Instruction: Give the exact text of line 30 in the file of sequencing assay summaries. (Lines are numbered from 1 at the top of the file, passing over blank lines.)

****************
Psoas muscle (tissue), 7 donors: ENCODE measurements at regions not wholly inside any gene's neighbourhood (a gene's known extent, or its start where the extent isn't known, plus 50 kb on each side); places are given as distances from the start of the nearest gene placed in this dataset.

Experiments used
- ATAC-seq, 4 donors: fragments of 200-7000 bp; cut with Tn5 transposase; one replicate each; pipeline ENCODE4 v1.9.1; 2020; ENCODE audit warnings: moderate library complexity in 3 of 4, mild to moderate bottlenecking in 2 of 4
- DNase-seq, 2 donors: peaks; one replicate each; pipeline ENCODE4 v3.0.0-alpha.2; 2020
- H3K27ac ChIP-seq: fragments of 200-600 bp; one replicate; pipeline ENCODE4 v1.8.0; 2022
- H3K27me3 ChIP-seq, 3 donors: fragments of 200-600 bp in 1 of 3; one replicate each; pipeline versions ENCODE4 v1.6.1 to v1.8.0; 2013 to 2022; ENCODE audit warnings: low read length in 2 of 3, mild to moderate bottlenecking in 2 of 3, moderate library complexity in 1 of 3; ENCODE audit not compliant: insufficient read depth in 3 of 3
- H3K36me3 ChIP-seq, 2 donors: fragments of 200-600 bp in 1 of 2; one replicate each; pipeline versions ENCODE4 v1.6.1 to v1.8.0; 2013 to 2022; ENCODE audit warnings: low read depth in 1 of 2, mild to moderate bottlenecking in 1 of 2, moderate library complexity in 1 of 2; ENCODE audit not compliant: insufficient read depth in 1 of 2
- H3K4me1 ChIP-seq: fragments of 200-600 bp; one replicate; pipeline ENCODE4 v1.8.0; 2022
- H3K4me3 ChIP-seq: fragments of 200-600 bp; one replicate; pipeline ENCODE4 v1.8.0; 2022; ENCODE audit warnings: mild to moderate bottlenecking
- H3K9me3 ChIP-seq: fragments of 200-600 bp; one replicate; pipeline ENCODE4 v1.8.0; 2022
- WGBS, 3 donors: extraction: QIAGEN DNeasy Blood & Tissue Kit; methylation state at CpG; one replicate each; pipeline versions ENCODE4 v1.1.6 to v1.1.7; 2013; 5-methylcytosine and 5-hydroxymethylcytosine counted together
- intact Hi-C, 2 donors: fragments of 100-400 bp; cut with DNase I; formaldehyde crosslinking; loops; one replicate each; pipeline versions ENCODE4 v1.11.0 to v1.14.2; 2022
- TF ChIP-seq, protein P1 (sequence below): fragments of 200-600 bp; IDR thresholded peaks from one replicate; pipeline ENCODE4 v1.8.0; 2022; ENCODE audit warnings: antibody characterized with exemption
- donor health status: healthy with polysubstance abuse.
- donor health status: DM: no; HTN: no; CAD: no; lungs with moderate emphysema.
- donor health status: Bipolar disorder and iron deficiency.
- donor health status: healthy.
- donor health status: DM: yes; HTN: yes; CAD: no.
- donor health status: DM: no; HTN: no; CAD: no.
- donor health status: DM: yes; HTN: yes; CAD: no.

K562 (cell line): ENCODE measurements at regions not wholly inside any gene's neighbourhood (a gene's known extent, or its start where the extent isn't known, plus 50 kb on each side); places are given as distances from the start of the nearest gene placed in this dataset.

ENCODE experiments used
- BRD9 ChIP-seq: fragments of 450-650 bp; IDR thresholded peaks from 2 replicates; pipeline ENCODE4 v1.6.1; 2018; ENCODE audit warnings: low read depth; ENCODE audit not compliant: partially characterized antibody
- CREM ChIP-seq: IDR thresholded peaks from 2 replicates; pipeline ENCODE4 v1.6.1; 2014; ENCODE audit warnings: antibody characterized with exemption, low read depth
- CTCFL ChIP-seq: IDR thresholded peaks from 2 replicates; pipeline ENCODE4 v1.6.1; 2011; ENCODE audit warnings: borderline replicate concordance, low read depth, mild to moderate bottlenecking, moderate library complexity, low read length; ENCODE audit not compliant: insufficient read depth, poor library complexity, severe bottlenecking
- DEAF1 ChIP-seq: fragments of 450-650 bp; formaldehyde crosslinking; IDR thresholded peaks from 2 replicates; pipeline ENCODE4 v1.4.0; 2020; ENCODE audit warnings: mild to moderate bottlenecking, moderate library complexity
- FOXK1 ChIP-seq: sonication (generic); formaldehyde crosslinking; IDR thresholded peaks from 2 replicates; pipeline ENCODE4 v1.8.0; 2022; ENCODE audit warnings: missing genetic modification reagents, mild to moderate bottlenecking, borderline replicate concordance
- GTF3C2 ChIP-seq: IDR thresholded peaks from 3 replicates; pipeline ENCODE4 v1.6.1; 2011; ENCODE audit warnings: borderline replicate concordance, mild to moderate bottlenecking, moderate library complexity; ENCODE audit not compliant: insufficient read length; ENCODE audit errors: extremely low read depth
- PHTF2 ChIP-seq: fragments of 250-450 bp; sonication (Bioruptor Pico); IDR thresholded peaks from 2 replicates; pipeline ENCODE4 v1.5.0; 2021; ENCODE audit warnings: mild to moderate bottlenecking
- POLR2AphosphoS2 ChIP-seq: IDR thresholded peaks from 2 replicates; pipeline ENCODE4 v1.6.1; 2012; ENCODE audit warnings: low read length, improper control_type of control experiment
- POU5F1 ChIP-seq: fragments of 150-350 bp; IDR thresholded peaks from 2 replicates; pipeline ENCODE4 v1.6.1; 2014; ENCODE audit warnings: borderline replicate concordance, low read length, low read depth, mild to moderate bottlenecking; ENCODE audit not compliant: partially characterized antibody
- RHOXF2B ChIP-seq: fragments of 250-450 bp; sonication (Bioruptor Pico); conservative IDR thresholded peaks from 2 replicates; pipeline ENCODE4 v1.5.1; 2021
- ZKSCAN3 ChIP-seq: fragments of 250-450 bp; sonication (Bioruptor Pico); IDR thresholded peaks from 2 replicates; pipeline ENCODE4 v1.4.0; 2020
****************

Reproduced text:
- POLR2AphosphoS2 ChIP-seq: IDR thresholded peaks from 2 replicates; pipeline ENCODE4 v1.6.1; 2012; ENCODE audit warnings: low read length, improper control_type of control experiment